In elementary school, I was enamored with art.

In art class, I happily recreated Picasso’s self-portrait and then created my own self-portrait (see above and below). (This is the Picasso self-portrait I was recreating; not exactly a replica, but it was my work.)

I doodled in Mickey and Minnie coloring books, and went to the MOMA store with my grandma. (I still have the set of pastels she bought me during one of our stops.)

I fell in love with the arts when I was just itty bitty. Ballet, Broadway, art books. I still have dreams about learning pointe.

Like Joy said in her inspiring creativity post, the visual arts aren’t the only avenues to creativity.

They just happened to be mine.

And I loved them. I loved art supplies, and my Picasso drawings, and my poems.

But I started losing my connection to creativity as I got older. Gradually, somewhere between my adolescent angst and self-image struggles, it began dissipating.

I was involved in musical theater in high school, which I was passionate about. But I allowed my insecurities and stage fright to overwhelm and quiet that passion.

I continued to write and get giddy in museums and listen to Broadway (don’t judge; you know you love it), but I’d lost that sense of wonder within myself.

That’s it really. It was losing that sense of childlike wonder as I matured and other things got in the way.

Slowly, I feel like I’m getting it back now, as I’m learning more about myself, as I’m being kinder to myself and trying to let tension go.

As I’m figuring out what I love. What drives me. What gives me purpose.

I’m reading more about creativity. I’m trying to unravel my layers. I’m trying to take some thoughtful time for myself.

Like I said in my initial post on creativity, creativity is in our bones. It is in our hearts.

It is in the photos you take to document a silly smile, a fun family outing, a celebration, an anniversary, a favorite thing.

It’s even in your cereal.

It’s even in my amazingly amateur photography.

Creativity is curiosity. (I love this quote from Albert Einstein: “I have no special talents. I am only passionately curious.” It’s featured in my new favorite book Creative Is A Verb by Patti Digh.)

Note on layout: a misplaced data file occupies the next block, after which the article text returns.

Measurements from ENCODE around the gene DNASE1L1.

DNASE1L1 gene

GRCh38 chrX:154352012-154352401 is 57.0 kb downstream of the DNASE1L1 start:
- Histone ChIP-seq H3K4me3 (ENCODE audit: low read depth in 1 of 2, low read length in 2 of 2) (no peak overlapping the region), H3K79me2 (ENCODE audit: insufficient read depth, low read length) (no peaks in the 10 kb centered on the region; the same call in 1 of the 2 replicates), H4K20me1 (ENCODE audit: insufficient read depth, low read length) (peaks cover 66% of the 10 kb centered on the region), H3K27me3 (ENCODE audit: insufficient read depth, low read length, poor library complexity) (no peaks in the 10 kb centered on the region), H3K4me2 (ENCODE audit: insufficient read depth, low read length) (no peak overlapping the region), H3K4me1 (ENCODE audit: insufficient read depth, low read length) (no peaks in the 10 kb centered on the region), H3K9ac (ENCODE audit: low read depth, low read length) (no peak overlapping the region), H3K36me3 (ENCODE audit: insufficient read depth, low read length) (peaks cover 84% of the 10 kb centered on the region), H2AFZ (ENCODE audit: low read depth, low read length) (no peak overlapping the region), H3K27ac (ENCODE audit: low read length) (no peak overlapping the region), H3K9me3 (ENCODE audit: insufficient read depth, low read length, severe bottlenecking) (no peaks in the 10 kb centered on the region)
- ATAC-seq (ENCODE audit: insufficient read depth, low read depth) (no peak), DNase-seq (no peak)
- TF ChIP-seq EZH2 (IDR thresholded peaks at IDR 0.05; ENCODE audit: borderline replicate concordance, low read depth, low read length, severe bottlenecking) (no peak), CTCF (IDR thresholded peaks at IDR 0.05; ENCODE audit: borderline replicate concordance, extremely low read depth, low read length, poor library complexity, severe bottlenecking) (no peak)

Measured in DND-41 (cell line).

It’s wonder.

It’s the joy of learning. The joy of living.

It’s beauty rediscovered in the old and unearthed in the new.

It’s writing something that’s breathtakingly relatable. It’s playing with your kids in the park. It’s baking a batch of cookies.

It’s solving a math problem (something I, unfortunately, know very little about). It’s picking out flowers to give to a dear friend.

Creativity is having a feast.

Creativity is always there, within us; we just have to reconnect to what’s been hiding but never really lost.

What does creativity mean to you? Are you rediscovering your creativity? Where do you see creativity?

P.S., Check out Christie’s meditation on creativity on her new website, Abundant Self Care, to help spark a few ideas for your creativity posts or to enjoy a mid-day relaxation break. It’s soothing, thoughtful and fun!

If you’re writing a post or paragraph on creativity, don’t forget to email me by next Tuesday (18th). Email me at mtartakovsky at gmail dot com.

Thanks so much to everyone who’s participating in this month’s word and to everyone who’s reading!



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    Last reviewed: 14 Jan 2011

APA Reference
Tartakovsky, M. (2011). Self-Discovery Series: Connecting To Your Creativity. Psych Central. Retrieved on March 26, 2015, from




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